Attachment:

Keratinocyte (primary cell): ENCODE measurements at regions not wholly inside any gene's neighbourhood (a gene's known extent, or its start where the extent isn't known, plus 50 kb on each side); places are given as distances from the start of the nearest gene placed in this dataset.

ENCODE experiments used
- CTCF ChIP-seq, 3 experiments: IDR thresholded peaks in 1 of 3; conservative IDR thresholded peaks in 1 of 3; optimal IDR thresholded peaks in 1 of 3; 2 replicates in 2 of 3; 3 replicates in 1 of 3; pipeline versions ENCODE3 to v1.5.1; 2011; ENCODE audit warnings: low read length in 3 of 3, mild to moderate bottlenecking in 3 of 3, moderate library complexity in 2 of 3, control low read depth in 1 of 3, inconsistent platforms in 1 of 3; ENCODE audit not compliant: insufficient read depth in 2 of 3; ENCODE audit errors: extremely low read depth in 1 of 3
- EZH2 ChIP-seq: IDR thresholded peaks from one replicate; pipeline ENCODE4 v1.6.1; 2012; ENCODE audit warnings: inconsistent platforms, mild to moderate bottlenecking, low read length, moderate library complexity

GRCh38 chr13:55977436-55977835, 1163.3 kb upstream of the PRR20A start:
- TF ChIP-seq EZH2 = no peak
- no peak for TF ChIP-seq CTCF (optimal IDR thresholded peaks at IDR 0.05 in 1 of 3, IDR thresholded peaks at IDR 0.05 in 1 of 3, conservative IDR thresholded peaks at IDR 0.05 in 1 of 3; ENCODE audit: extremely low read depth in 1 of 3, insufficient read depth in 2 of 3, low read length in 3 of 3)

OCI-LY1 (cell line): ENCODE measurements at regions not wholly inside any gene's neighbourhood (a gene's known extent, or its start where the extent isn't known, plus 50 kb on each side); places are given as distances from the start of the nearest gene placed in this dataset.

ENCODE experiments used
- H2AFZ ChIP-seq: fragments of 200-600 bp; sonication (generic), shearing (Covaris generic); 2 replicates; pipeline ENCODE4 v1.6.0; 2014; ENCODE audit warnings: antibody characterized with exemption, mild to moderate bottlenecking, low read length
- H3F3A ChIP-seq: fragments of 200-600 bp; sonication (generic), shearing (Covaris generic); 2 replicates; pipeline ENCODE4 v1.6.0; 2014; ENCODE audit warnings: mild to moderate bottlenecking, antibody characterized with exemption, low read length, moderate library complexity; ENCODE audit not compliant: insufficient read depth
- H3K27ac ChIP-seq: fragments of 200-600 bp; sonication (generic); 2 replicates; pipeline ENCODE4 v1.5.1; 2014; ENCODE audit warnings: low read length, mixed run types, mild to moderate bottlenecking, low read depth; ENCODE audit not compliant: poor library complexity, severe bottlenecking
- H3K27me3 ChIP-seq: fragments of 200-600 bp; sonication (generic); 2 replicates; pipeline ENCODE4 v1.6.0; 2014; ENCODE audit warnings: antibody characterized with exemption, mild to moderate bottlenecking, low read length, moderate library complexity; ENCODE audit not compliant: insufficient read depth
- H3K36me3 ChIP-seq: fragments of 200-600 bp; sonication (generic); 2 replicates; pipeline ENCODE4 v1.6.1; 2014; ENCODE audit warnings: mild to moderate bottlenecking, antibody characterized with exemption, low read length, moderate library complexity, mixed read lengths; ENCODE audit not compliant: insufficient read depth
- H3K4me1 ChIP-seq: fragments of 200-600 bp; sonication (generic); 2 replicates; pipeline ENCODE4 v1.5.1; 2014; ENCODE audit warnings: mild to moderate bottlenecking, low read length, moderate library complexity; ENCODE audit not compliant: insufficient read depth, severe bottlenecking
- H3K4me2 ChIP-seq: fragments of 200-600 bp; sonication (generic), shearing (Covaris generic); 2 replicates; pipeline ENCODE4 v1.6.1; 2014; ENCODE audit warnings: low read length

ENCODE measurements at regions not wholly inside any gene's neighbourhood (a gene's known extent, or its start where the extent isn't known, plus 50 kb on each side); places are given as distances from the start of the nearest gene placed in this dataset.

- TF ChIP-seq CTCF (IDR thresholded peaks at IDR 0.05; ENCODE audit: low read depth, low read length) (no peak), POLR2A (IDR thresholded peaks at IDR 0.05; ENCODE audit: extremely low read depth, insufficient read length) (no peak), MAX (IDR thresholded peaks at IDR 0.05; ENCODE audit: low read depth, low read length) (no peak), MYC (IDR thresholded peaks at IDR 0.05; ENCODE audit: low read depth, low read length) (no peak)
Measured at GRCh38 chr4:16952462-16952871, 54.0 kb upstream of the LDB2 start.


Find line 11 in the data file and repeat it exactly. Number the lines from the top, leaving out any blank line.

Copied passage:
- H3F3A ChIP-seq: fragments of 200-600 bp; sonication (generic), shearing (Covaris generic); 2 replicates; pipeline ENCODE4 v1.6.0; 2014; ENCODE audit warnings: mild to moderate bottlenecking, antibody characterized with exemption, low read length, moderate library complexity; ENCODE audit not compliant: insufficient read depth